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Ipilimumab is a first-in-class immune checkpoint inhibitor approved for treatment of metastatic melanoma but not studied in children until this phase 1 protocol.
This study examined safety, pharmacokinetics, and immunogenicity, and immune correlates of ipilimumab administered to subjects ≤21 years old with recurrent or progressive solid tumors. Dose escalation cohorts received 1, 3, 5, or 10mg/m2 intravenously every 3 weeks in a 3 + 3 design. Response was assessed after 6 weeks and 12 weeks, and then every 3 months. Treatment was continued until disease progression or unacceptable toxicity.
Thirty-three patients received 72 doses of ipilimumab. Patients enrolled had melanoma (n=12), sarcoma (n=17), or other refractory solid tumors (n= 4). Immune-related adverse events included pancreatitis, pneumonitis, colitis, endocrinopathies, and transaminitis with dose-limiting toxicities observed at 5mg/kg and 10mg/kg dose levels. Pharmacokinetics revealed a half–life of 8-15 days. At day 21, subjects had increased levels of cycling T cells, but no change in regulatory T cell populations. Six subjects had confirmed stable disease for 4-10 cycles (melanoma, osteosarcoma, clear cell sarcoma, and synovial sarcoma).
Ipilimumab was safely administered to pediatric patients using management algorithms for immune-related toxicities. The spectrum of immune-related adverse events is similar to those described in adults; however, many of the pediatric toxicities were evident after a single dose. Although no objective tumor regressions were observed with ipilimumab as a single agent, subjects with immune related toxicities had an increased overall survival compared to those who showed no evidence of breaking tolerance.
During the course of tumor growth, T cells can recognize tumor-associated antigens and mediate anti-cancer immune responses. However, inhibitory signals delivered via immune checkpoints such Cytotoxic T lymphocyte Antigen 4 (CTLA-4) or programmed death receptor 1 (PD1) can dampen naturally acquired anti-tumor immune responses (reviewed in (1)). Ipilimumab is a fully human monoclonal antibody that binds CTLA-4 and blocks its interaction with B7-1 and B7-2 (CD80 and CD86), thus inhibiting this immune checkpoint.(2-4) In the presence of ipilimumab, B7-1 preferentially binds CD28, which provides costimulation that activates T cells.(3) The overall response rates reported for ipilimumab monotherapy in metastatic melanoma range from 4-15%(5-9). Based on pivotal phase 3 studies showing increased survival, ipilimumab was approved for the treatment of metastatic melanoma at 3mg/kg.(10) Several trials in adult patients with melanoma showed safety and potential increased efficacy with higher doses up to 10mg/kg.(5, 11, 12) Clinical responses following ipilimumab are often durable as evidenced by long-term follow-up of patients from single institution trials(13) and review of phase 2 clinical trials of ipilimumab revealed 4-year survival rates of 37.7-49.5% in treatment-naïve patients who received ipilimumab at 10mg/kg. (14)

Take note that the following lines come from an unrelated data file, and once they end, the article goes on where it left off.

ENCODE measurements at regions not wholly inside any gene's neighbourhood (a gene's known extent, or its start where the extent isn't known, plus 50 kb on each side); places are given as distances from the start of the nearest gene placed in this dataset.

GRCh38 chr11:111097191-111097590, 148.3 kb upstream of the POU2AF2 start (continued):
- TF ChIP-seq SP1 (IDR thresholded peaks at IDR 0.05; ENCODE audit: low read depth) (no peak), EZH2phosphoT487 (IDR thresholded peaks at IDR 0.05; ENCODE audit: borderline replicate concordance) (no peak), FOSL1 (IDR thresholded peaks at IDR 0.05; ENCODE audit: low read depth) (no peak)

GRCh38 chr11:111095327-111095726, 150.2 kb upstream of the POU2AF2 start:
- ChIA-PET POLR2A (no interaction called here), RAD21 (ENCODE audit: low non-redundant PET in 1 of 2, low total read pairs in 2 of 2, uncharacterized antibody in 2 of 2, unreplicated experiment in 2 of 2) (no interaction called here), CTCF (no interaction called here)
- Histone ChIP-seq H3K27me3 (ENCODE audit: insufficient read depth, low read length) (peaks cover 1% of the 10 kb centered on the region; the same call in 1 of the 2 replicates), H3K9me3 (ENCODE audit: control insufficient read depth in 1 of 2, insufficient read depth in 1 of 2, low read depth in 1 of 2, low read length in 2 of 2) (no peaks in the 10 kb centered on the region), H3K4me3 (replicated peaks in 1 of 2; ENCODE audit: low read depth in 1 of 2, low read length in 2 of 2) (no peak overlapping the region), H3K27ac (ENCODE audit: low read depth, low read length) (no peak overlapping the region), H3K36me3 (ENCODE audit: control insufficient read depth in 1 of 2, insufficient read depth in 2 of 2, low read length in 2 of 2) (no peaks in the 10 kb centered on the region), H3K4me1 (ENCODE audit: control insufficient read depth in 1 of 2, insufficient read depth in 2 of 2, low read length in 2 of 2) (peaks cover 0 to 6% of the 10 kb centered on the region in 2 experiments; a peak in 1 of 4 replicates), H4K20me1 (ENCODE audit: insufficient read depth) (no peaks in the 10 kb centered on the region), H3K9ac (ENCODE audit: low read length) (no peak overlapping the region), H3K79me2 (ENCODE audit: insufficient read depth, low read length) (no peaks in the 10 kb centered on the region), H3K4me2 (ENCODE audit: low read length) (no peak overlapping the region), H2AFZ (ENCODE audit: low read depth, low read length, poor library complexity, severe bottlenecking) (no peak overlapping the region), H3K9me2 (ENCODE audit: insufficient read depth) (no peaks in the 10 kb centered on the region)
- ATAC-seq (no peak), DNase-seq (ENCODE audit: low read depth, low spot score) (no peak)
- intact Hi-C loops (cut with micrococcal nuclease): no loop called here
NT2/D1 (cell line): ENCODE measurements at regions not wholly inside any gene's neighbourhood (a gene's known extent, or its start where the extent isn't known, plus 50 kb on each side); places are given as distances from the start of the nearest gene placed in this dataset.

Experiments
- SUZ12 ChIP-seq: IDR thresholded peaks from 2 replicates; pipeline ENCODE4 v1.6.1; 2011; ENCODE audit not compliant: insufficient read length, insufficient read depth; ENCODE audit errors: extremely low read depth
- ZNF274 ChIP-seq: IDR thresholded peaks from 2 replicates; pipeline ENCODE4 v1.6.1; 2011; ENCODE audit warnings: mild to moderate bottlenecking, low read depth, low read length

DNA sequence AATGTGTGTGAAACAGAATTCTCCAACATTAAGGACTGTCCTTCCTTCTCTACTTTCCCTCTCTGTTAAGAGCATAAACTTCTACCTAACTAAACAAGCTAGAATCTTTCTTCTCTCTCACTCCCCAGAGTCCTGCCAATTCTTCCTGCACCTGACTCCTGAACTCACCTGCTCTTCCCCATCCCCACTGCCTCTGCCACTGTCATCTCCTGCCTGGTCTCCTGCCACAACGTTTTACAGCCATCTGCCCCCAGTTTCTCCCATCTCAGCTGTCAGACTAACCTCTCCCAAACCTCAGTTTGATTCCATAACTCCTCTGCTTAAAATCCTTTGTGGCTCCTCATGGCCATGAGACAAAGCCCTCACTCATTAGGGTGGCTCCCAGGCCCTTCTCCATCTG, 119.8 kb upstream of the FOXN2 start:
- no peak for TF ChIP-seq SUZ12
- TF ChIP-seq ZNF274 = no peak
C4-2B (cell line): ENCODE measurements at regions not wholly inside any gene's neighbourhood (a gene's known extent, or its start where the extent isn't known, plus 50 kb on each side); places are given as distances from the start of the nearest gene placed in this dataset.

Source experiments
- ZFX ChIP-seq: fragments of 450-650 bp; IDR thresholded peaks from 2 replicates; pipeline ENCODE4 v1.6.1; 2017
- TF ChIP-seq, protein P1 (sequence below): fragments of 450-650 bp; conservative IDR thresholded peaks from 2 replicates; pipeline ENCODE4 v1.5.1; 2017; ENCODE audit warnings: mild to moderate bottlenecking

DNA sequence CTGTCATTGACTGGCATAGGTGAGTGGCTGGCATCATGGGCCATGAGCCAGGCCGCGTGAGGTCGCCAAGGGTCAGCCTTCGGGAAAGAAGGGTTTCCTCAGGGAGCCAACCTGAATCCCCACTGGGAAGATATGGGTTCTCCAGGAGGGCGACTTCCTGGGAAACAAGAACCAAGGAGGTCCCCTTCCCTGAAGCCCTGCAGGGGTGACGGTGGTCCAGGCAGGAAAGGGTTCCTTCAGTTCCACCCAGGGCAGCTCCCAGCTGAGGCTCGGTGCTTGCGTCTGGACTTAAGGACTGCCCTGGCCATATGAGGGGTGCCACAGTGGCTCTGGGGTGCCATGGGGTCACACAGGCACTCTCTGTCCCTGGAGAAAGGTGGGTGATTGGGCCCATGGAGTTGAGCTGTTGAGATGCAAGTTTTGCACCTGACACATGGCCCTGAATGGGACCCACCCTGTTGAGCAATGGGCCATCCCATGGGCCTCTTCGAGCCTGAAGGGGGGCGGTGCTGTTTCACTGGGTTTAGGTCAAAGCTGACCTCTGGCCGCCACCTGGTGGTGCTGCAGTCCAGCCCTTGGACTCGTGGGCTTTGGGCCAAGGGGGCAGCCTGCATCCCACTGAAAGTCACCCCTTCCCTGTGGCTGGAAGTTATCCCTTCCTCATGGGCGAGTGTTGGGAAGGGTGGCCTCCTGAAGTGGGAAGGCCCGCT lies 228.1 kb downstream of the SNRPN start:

Ipilimumab-mediated inhibition of CTLA4 signaling can also result in tissue-specific inflammation, as a result of expansion or activation of autoreactive cell populations, which leads to immune-mediated side effects.(15-17) The most commonly reported immune-related adverse events in patients treated with ipilimumab are rash, colitis, transaminitis, and endocrinopathies.(18) Prior to this study, it was unknown if CTLA-4 blockade would have similar immune-mediated effects in children.